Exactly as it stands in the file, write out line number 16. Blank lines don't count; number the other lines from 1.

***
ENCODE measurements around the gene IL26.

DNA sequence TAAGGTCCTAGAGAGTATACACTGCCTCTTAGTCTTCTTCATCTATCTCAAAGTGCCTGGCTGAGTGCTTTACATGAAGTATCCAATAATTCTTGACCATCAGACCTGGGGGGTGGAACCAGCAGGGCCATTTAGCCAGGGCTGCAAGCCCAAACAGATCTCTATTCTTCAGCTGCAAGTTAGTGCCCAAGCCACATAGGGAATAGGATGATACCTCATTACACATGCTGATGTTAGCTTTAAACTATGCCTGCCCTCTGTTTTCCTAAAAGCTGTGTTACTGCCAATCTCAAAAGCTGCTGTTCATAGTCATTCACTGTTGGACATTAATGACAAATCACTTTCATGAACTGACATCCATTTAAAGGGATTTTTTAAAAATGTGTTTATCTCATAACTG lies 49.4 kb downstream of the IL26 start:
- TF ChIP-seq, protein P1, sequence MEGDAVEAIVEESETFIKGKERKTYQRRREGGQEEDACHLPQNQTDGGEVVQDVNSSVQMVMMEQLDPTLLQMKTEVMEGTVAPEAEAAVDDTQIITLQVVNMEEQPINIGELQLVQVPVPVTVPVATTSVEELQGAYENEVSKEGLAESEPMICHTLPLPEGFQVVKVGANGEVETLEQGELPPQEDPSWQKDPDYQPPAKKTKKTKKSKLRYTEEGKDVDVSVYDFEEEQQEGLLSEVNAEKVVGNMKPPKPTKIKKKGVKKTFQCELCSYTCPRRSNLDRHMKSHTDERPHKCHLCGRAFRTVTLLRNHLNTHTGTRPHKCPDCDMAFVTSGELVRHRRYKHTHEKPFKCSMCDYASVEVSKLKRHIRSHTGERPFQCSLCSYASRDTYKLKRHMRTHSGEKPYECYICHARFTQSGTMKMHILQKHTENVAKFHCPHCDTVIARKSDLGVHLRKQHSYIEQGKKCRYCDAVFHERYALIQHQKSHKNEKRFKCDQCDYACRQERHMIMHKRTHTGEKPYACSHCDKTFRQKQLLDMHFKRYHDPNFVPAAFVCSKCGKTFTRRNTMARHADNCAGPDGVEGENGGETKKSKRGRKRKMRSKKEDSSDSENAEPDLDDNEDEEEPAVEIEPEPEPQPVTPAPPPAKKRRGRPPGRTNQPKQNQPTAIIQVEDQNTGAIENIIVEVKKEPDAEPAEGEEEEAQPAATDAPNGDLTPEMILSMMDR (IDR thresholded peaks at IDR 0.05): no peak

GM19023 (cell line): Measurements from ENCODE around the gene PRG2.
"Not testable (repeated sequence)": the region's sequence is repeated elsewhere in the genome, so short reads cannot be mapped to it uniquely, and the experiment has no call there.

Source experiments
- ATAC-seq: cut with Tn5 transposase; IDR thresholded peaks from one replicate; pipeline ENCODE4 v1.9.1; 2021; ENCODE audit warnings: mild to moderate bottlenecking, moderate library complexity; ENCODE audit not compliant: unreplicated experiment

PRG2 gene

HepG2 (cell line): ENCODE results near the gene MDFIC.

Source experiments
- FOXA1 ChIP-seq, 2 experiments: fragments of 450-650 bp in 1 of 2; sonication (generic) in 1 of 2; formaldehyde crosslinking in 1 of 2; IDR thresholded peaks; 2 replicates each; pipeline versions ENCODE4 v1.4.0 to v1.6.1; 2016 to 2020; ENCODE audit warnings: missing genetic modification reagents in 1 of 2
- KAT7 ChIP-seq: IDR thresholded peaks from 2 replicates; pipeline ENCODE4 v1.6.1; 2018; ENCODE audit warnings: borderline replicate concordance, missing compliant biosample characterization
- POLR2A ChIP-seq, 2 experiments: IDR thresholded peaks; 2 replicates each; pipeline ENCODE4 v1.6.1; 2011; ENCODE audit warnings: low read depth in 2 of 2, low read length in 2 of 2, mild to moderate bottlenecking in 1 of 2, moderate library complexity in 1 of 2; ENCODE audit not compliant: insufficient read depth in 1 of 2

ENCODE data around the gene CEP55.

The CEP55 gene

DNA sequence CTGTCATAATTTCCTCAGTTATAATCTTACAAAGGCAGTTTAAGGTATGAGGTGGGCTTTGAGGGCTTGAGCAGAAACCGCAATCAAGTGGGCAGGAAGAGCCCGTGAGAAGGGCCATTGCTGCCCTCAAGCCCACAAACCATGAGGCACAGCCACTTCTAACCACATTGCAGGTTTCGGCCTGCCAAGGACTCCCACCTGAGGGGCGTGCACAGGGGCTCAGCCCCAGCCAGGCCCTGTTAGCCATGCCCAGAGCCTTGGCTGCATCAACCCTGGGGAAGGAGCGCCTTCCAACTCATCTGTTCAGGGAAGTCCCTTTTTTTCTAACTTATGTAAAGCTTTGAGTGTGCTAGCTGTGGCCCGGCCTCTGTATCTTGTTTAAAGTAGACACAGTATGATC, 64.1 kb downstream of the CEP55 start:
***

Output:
DNA sequence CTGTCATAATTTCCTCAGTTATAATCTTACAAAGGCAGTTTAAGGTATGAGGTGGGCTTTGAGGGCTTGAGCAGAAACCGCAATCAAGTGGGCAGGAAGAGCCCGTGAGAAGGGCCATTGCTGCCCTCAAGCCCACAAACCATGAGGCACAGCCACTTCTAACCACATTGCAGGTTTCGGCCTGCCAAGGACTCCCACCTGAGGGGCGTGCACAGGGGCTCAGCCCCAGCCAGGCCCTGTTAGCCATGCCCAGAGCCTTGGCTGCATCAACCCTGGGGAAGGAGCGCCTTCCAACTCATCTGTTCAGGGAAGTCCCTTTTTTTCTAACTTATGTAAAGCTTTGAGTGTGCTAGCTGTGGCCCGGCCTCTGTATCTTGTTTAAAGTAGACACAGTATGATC, 64.1 kb downstream of the CEP55 start: